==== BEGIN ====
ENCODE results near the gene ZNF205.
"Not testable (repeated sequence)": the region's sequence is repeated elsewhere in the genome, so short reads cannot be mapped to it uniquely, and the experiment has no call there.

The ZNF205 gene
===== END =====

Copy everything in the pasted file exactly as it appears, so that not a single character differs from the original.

ENCODE results near the gene ZNF205.
"Not testable (repeated sequence)": the region's sequence is repeated elsewhere in the genome, so short reads cannot be mapped to it uniquely, and the experiment has no call there.

The ZNF205 gene